Please note that this is all up to personal preference. If you’d prefer to have a windbreak solely made out of only shrubs or trees, then that’s quite alright.
Shrubs are ideal for protection lower to the ground. When planting them, it’s recommended to space them fairly close together with a distance of about 30-90cm between each. The following lists have been selected based on their heartiness and ability to thrive in a UK climate. However, please note that these lists are not fully comprehensive. There are many other varieties available that are also highly effective.
- hedgerow rose
- Evergreen Shrubs
- Shrubby Hare’s Ear
Trees are best for achieving the necessary height for a windbreak. Ideally, they should be planted about 2-4m apart. Newly planted trees are especially at risk for wind rock due to the fact their roots are not yet firmly grounded in the soil. Wind rock is a term for plants being blown over and their roots being ripped from the ground. When planting new trees, be sure to ground their roots as much as possible.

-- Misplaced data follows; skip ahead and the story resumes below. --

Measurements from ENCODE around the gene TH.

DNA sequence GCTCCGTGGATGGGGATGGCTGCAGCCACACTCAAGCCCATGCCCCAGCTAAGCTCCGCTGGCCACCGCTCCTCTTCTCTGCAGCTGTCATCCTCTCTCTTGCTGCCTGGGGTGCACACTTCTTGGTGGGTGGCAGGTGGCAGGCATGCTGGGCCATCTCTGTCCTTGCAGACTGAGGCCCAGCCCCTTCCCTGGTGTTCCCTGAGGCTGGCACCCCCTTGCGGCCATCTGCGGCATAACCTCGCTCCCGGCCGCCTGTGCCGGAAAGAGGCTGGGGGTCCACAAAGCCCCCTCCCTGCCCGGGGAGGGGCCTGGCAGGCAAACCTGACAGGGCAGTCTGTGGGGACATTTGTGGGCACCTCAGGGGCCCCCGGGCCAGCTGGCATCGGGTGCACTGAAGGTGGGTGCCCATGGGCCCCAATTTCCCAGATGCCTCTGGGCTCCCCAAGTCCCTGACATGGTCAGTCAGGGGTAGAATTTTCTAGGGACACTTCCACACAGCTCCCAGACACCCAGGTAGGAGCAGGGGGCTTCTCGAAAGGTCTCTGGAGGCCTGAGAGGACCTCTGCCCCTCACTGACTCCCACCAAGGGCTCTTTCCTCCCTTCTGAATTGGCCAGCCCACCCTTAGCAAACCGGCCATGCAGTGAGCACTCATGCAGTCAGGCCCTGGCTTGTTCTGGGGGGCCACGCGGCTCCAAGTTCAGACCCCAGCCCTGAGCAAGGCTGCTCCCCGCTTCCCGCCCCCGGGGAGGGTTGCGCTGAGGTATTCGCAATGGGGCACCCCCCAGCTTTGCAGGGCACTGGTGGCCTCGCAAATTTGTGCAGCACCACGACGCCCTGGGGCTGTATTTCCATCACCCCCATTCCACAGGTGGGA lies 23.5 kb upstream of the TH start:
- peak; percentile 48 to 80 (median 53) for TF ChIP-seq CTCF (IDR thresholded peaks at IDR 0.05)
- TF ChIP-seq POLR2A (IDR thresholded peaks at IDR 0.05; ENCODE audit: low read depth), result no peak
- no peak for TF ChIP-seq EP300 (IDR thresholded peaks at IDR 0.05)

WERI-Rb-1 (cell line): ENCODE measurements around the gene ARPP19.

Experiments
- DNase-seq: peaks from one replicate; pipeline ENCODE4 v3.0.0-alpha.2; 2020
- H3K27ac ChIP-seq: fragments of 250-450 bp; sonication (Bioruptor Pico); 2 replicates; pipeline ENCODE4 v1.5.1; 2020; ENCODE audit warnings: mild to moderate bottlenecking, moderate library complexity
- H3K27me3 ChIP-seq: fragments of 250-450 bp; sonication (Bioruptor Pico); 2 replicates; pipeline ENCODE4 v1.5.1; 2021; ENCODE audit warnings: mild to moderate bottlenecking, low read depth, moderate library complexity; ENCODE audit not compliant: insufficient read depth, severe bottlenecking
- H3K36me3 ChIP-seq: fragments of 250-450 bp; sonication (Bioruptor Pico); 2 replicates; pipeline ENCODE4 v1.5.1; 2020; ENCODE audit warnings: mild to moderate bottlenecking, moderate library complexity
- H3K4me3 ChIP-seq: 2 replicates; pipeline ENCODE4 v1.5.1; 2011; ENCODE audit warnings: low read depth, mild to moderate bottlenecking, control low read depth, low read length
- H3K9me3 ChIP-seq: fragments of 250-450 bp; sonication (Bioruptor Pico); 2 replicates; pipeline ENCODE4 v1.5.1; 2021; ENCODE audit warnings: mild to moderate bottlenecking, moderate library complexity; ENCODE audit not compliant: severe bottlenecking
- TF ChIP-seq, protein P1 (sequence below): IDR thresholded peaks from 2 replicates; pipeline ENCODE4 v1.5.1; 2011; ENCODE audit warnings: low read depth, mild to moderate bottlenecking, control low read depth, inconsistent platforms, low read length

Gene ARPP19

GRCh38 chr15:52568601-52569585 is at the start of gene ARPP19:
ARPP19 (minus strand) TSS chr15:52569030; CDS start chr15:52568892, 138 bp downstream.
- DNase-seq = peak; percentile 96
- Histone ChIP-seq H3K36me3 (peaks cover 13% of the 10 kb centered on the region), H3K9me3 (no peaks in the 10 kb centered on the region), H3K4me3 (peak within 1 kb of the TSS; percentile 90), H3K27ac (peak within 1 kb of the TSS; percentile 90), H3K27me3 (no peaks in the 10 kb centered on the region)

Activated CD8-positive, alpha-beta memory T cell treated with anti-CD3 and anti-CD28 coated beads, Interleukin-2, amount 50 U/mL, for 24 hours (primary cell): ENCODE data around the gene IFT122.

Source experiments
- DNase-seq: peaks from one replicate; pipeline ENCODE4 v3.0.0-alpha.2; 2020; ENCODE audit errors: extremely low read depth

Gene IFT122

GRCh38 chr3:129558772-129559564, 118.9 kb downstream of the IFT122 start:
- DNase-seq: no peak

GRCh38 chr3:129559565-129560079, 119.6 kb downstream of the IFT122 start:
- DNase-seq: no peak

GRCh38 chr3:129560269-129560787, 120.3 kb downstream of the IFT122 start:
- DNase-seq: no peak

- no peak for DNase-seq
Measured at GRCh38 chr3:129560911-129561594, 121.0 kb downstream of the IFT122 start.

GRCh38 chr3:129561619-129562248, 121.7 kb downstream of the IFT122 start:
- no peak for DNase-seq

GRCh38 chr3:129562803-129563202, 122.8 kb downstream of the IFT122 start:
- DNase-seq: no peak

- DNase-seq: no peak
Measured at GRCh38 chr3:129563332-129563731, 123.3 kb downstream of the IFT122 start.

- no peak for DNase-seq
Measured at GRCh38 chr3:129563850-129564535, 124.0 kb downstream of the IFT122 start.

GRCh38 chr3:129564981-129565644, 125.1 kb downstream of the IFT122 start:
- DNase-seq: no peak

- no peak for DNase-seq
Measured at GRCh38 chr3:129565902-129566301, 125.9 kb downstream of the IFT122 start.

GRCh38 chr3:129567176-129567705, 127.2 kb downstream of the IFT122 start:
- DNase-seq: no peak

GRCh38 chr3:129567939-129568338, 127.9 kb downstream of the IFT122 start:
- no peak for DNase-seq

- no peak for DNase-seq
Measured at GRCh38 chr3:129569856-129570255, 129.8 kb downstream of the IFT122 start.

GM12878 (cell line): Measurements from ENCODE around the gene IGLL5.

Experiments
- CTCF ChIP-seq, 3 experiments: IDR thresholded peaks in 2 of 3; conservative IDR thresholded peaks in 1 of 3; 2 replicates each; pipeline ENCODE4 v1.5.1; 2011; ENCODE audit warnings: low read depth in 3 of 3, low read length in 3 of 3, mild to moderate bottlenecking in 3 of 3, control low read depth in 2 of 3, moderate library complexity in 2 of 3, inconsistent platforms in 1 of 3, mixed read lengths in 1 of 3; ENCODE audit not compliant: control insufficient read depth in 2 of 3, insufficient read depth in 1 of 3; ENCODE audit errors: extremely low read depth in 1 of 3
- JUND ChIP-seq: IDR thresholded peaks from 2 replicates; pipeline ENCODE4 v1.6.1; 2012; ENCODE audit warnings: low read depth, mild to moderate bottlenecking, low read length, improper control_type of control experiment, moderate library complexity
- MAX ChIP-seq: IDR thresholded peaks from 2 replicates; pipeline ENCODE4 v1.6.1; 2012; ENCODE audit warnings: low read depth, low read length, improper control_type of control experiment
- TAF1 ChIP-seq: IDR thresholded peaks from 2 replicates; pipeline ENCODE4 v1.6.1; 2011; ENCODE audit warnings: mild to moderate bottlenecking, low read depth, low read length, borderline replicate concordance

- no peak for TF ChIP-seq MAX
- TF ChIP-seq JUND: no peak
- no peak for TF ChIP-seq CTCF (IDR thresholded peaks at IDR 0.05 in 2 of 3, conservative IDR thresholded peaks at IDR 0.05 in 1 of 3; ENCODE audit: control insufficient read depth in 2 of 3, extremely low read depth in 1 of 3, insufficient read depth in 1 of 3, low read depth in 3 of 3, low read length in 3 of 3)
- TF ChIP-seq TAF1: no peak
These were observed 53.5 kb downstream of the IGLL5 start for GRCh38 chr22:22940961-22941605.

Trees can receive support by being tethered to wooden stakes driven deeply into the ground. Here are our favourite picks for hearty options:
- Field Maple
- Box elder
- Evergreen Trees
- Incense Cedar
- Scots Pine
- Douglas fir
- Eastern Hemlock
If chosen wisely, the location can serve as a natural windbreak. For instance, if your garden resides on a hill, place your plants in the middle of the slope. This will act as a natural barrier since the wind will jump from the top of the hill down to the base.
Similarly, a sunken garden can be an effective windbreak as well. These are created by digging out an area and planting in the dugout space. It’s essentially like an inverted gardening bed and is protected by the natural walls of the ground surrounding it. Kensington Palace is home to a very famous sunken garden.
Artificial Garden Windbreak Ideas